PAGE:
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People v. Allard

Supreme Court of New York, Second Department

January 8, 2014

The People of the State of New York, respondent,
v.
Dru Allard, appellant. Ind. No. 8542/07

Lynn W. L. Fahey, New York, N.Y. (Joshua M. Levine of counsel), for appellant.

Kenneth P. Thompson, District Attorney, Brooklyn, N.Y. (Monique Ferrell of counsel), for respondent.

PETER B. SKELOS, J.P., JOHN M. LEVENTHAL, PLUMMER E. LOTT, JEFFREY A. COHEN, JJ.

DECISION & ORDER

Appeal by the defendant from a judgment of the Supreme Court, Kings County (Sullivan, J.), rendered June 9, 2010, convicting him of menacing in the second degree as a hate crime (two counts), upon a jury verdict, and imposing sentence. The appeal brings up for review the denial, after a hearing (Parker, J.), of that branch of the defendant's omnibus motion which was to suppress physical evidence, and the denial (Walsh, J.), without a hearing, of the defendant's motion pursuant to CPL 30.30 to dismiss the indictment on the ground that he was denied the statutory right to a speedy trial.

ORDERED that the matter is remitted to the Supreme Court, Kings County, to hear and report on the defendant's motion pursuant to CPL 30.30 to dismiss the indictment on the ground that he was denied the statutory right to a speedy trial, and the appeal is held in abeyance in the interim. The Supreme Court, Kings County, is to conduct the hearing and file its report with all convenient speed.

The defendant contends that the Supreme Court erred in summarily denying his motion pursuant to CPL 30.30 to dismiss the indictment on the ground that he was denied the statutory right to a speedy trial because the People failed to demonstrate, as a matter of law, their entitlement to exclude the period from July 27, 2007, through August 28, 2007. Contrary to the People's contention, the defendant's claim that the summary denial was error is properly preserved for appellate review (see CPL 470.05[2]; People v Hampton, 21 N.Y.3d 277, 284 n 2; People v Prado, 4 N.Y.3d 725).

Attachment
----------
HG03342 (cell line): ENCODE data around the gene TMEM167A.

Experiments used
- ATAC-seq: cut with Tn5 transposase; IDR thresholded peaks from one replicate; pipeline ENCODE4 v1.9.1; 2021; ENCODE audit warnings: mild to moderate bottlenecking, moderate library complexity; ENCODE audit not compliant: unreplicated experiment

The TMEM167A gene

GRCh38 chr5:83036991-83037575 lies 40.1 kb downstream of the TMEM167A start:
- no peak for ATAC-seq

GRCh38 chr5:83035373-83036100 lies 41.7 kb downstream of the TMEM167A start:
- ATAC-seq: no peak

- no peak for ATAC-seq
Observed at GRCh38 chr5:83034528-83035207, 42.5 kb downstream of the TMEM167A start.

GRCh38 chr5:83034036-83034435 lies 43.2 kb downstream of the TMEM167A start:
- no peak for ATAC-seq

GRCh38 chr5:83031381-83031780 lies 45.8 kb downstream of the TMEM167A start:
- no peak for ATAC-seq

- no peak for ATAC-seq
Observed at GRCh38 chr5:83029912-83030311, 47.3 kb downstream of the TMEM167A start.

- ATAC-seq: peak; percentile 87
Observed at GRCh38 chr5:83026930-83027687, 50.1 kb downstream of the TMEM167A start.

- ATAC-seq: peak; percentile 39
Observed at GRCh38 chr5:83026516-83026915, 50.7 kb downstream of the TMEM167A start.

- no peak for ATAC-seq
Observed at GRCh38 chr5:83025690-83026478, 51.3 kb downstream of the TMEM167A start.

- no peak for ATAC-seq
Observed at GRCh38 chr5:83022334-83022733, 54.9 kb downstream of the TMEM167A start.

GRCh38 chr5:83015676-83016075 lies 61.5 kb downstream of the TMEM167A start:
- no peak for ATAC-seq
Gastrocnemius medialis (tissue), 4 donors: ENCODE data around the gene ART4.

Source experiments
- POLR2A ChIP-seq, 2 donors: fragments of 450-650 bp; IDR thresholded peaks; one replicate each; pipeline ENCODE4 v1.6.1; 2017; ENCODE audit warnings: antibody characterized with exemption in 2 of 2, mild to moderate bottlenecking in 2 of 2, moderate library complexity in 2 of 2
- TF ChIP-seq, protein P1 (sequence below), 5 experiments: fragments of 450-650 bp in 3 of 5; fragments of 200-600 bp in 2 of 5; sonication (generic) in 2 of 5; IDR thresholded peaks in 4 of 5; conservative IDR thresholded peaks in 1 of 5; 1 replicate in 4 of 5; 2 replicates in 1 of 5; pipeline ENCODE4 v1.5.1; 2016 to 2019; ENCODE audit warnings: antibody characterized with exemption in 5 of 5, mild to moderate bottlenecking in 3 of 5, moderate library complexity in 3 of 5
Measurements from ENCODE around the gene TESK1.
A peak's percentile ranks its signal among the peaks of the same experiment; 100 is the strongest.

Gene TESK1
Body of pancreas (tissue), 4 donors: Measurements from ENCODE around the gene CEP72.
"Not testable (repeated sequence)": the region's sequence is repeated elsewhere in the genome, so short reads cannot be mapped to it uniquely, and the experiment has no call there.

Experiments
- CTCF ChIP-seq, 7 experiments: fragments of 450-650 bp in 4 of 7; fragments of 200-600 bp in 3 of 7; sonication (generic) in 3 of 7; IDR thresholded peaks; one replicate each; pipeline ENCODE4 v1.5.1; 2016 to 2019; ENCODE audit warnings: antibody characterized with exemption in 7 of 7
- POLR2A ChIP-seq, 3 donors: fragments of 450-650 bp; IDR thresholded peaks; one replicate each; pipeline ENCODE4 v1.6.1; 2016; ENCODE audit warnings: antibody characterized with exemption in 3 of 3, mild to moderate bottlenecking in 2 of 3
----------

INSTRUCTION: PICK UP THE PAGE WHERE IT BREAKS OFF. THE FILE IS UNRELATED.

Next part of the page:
In felony cases, the People are required to be ready for trial within six months after the commencement of the criminal action (see CPL 30.30[1][a]; People v Headley, 100 A.D.3d 775, 775-776). A defendant seeking dismissal of the indictment on speedy trial grounds under CPL 30.30 meets his or her initial burden on the motion simply by alleging that the People failed to declare readiness within the statutorily prescribed period (see People v Beasley, 16 N.Y.3d 289, 292; People v Goode, 87 N.Y.2d 1045, 1047). " [O]nce the defendant has shown the existence of a delay greater than six months, the burden of proving that certain periods within that time should be excluded falls upon the People'" (People v Headley, 100 A.D.3d at 776, quoting People v Berkowitz, 50 N.Y.2d 333, 349; see People v Santos, 68 N.Y.2d 859, 861; People v Wearen, 98 A.D.3d 535, 537).

Here, the defendant sustained his initial burden on the motion by alleging that a period of unexcused delay in excess of six months had elapsed since the date that he was arraigned on the felony complaint (see CPL 30.30[1][a]). In opposition, the People failed to conclusively demonstrate with "unquestionable documentary proof" that they satisfied that requirement (CPL 210.45[5]; see People v Stanley, 275 A.D.2d 423; People v Figaro, 245 A.D.2d 300; People v Thomas, 210 A.D.2d 736; People v Boyd, 189 A.D.2d 433, 437; cf. People v Morgan, 259 A.D.2d 771, 772; People v Belgrave, 226 A.D.2d 550). Accordingly, the matter must be remitted to the Supreme Court, Kings County, for a hearing on the defendant's motion (see CPL 210.45[5]; People v Santos, 68 N.Y.2d at 861; People v Berkowitz, 50 N.Y.2d at 349; People v Washington, 82 A.D.3d 1675, 1677; People v Smith, 245 A.D.2d 534; People v Mackenzie, 231 A.D.2d 740, 741; People v Davis, 184 A.D.2d 575, 577-578; People v Reid, 102 A.D.2d 835, 836).

We decide no other issues at this juncture.

SKELOS, J.P., LEVENTHAL, LOTT and COHEN, JJ., concur.


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